Did a child’s birth defects occur from its mother’s exposure to chemicals while at work? In March, IBM announced it had reached a settlement agreement in a $100-million lawsuit seeking an answer to this question. IBM faces approximately 50 more similar claims.

Lawsuits where the child sues its parent’s current or former employer (as above) for injuries suffered while in the womb are on the rise, according to USA Today. How critical is this topic and what should EHS pros do to help prevent or limit employer liability in this area?

Forrest A. Norman III, a general litigation and medical malpractice defense attorney with Gallagher Sharp Fulton & Norman; Ken Smaga, vice president, Hylant Consulting; and David Peterson, senior risk management professional at the Hylant Group, were questioned on this topic.

Are these lawsuits just a flavor of the month or is the trend real and something all employers should be concerned with?

(FN)It’s real and we see it as a serious problem. A live born child now has a cause of action for injuries sustained in utero in all 50 states. The parents of a still-borne child have a cause of action in wrongful death for injury sustained by a viable fetus in approximately 35 states. Any employer could potentially face such a claim, although proving causation, at present, is difficult.

(KS) When we consider that more than one-half of all babies are born to working mothers, and three percent to five percent of all births show severe birth defects, employer liability poses a great concern.

(DP) Claim activity is on the rise. From an insurance viewpoint, however, many underwriters are unaware of the issue.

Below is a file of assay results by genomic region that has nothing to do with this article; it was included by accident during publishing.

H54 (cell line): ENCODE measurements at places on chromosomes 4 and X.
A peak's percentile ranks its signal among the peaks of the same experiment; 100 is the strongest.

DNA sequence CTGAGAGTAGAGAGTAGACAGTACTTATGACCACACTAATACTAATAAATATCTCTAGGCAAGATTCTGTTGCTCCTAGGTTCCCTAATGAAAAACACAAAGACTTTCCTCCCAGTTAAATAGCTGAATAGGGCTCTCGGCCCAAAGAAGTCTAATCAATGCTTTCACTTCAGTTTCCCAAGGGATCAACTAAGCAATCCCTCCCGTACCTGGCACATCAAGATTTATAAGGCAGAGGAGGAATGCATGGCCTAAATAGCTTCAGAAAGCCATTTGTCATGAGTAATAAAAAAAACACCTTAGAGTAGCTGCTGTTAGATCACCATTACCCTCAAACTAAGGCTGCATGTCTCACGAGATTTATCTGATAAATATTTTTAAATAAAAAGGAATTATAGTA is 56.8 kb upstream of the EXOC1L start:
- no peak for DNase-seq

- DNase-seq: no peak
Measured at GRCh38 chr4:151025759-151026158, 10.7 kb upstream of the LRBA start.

What’s driving the growth of these claims?

(FN)The science of developmental biology has changed dramatically in the past few years. Consider the recent scientific breakthrough in cloning human embryonic cells. Public awareness of reproductive and developmental hazards is growing. Political and legal views on the rights of a fetus are changing. Most birth defects have an unknown cause. There is limited regulatory guidance for managing these types of workplace risks. For these and other reasons, disputes are heading to the courts.

(KS) There’s great sympathy for a child born with a birth defect. Parents struggle to find answers to why the birth defect occurred. Who’s to blame? Workplace hazards may be an easy target. Now we have the lure of enormous damage claims.

What are you advising your clients to do about this issue?

(FN)Awareness is important. It is easier to defend a company that was proactive, had policies in place, and tried to protect the employees’ unborn children. Workers’ compensation, compliance with safety regulations, Title VII pre-emption, and parental negligence may not be good defenses.

Depending upon the facts of the case, defenses based on theories of causation, assumption of the risk, Notice and Warnings, and State of the Art Knowledge appear to be more viable. The best of these are the causation-based defenses, which are also the most complicated and require the most scientific investigation and litigation preparation lead-time. There are no legal silver bullets to stop the case in its tracks, so it is extremely important to be proactive.

(KS) We consider this issue as part of an employer’s comprehensive risk management strategies. Minimum recommendations include knowing what hazards are present in the workplace, conducting a risk assessment, applying effective controls, if necessary, and ensuring proper communication with employees. The program must not discriminate against employees who are pregnant or may become pregnant.

(DP) Insurance may limit financial exposure. Claims would generally be covered subject to deductibles and claim specifics. This is a developing area, however. These types of claims currently are not contemplated in rate development. Employers should discuss this topic with their insurance carrier to see where they stand.